The slow politics of dignity for the aged and dying in Australia

There is precious little dignity available for those Australians who are in the last stages of their lives. shutterstock

Dignity is crucial to the proper operation of rights. If rights are to do what they are meant to do, they need to be deeply embedded in a country’s society and culture. It’s not enough just to have rights sitting on the books. The overwhelming majority of people in the country need to respect them at a personal level.

Without the dignity component, rights are hollow.

The contrast between rights with dignity and rights without is increasingly apparent with regard to two groups of Australians who are much in the news lately. These are those who have retired from the full-time workforce and those who are in the last stage of their lives – whether in their own homes or in some form of assisted-living accommodation.

The dignity aspect is present for most of those in the first group, which now contains a hefty percentage of the so-called baby boomer generation. Their rights to an adequate retirement income and access to necessary medical care are widely recognised and embraced by a great majority of the population. This extends to these matters increasingly at the centre of a vote-bidding war between the various political parties.

But there is precious little dignity for those in the second group. This already contains nearly all the parents of the first group and will soon contain its own older members as well. Anyone who has read Karen Hitchcock’s moving Quarterly Essay Dear Life: On Caring for the Elderly will know just how little dignity is available for Australia’s aged and dying.

The essay is a necessary spoiler for all members of our society: your life is unlikely to end as pleasantly as you hope it will.

Sure, the aged and dying have the right to assisted living care – whether at home or in special facility – and increasingly workable systems are in place to help them pay for it. But the dignity involved is usually very basic or non-existent.

When you reach this point in the cycle of life, especially if it’s not possible for you to remain in your own home, you should expect far less privacy and far less respect than you’ve been used to. You should expect that not all doctors will think you deserve the same attention and courtesy they show to younger patients.

In an aged-care facility you might have to spend large chunks of your time with people you’d rather avoid. While you’ll technically be free to leave whenever you want, in many such facilities you’ll have to get past locked doors and gates, locked “for your own well-being”.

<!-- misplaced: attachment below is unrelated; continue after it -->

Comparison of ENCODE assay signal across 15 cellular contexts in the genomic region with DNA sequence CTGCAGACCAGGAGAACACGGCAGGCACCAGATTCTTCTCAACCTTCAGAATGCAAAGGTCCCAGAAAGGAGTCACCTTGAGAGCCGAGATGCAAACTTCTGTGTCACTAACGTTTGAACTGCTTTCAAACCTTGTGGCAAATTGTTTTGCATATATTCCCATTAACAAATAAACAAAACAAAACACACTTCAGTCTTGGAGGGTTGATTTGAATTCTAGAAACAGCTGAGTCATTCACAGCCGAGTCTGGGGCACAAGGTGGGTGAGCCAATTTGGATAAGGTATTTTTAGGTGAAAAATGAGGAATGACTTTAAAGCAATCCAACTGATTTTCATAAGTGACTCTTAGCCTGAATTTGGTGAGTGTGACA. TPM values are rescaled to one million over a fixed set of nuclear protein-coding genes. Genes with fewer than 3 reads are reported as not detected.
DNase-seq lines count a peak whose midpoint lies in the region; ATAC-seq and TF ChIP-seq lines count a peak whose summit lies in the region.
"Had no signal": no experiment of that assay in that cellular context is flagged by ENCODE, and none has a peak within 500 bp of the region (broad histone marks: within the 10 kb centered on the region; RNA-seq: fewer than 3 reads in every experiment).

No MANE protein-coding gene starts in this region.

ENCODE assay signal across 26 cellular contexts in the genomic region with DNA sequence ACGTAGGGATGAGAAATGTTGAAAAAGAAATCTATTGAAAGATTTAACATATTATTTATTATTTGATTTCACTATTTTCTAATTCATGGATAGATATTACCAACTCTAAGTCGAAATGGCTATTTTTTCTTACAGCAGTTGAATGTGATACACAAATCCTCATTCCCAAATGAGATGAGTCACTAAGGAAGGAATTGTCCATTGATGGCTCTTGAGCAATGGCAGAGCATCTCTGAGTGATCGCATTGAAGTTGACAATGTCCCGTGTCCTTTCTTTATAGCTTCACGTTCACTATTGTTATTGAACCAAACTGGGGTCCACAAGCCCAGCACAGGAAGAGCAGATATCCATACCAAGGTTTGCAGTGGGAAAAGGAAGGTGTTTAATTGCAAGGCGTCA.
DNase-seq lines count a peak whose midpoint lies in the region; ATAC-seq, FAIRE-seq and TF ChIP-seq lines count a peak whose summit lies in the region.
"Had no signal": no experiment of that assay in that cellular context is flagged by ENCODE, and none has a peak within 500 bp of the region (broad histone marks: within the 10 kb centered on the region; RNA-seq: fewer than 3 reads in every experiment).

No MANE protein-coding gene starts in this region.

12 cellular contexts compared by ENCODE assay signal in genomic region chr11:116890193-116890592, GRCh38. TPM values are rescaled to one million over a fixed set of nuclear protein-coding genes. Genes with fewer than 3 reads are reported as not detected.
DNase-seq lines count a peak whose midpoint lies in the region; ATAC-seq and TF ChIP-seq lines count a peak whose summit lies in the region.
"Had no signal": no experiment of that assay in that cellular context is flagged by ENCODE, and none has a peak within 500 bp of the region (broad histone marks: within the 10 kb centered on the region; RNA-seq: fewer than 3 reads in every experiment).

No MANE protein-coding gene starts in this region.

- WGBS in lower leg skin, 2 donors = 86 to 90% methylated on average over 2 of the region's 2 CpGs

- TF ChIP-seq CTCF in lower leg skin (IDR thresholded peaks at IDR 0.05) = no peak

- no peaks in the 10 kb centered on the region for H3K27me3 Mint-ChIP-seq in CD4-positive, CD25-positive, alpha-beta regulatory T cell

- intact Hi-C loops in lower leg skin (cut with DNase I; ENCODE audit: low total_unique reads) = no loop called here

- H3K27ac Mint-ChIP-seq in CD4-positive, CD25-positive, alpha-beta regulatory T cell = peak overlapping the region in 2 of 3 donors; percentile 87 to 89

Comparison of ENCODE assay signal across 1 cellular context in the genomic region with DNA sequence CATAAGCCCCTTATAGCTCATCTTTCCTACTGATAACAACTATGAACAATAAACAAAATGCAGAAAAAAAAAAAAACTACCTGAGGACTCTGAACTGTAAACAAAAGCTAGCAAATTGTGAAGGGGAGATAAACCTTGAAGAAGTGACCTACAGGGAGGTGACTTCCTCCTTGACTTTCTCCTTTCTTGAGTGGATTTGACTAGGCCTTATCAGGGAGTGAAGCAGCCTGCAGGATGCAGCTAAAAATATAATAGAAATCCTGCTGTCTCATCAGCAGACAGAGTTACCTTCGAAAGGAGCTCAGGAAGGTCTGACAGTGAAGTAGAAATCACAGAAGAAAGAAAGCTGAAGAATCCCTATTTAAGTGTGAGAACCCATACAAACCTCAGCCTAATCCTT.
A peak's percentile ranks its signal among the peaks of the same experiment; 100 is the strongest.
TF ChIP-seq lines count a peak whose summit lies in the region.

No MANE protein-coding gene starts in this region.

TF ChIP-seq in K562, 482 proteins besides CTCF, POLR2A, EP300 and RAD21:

Oh yes, did I mention that you won’t be the one who decides what constitutes “your own well-being”?

This is not to say that all aged-care homes are the same. As someone who’s had both parents die of Alzheimer’s disease, in different nursing homes, I’ve seen much bigger differences between facilities than I’d hoped would exist. This has forced on me a much greater appreciation of the importance of that difficult-to-define entity – an “ethos”.

This brings me to a final question about the dignity of the aged and dying (and I mean final in more than one sense). Should Australians who are reaching their dying time – including younger Australians who are dying from disease – be given the right to die as painlessly and peacefully as possible at a time of their own choosing?

This is the subject of increasing debate, as it should be, partly because we are faced with the prospect of much longer lives than was the case for those who lived entirely in the 20th century and partly because other similar countries have already taken significant steps down this path.

I can’t say I’ve come to a firm yes or no on the question. I feel confident a reliable system of regularly renewed consent can be adopted and adapted from the countries that have implemented one. Nonetheless, I have a lingering concern that a right to die for all who want it might become an expectation for some who don’t.

More than this, I continue to feel the pull of an old Australianism my mother was fond of:

I wouldn’t be dead for quids.

But these doubts notwithstanding, whenever I face up to the question I keep coming back to the significance of dignity.

If it is truly only the dignity element that gives a right its full force, then I wonder whether important rights for the aged and the dying – like the right to choose how to live out one’s final years and the right to receive in these years the same attitude from carers and health professionals one receives in earlier years – will mean what they should mean only if the option of choosing a dignified death is available to all dying Australians.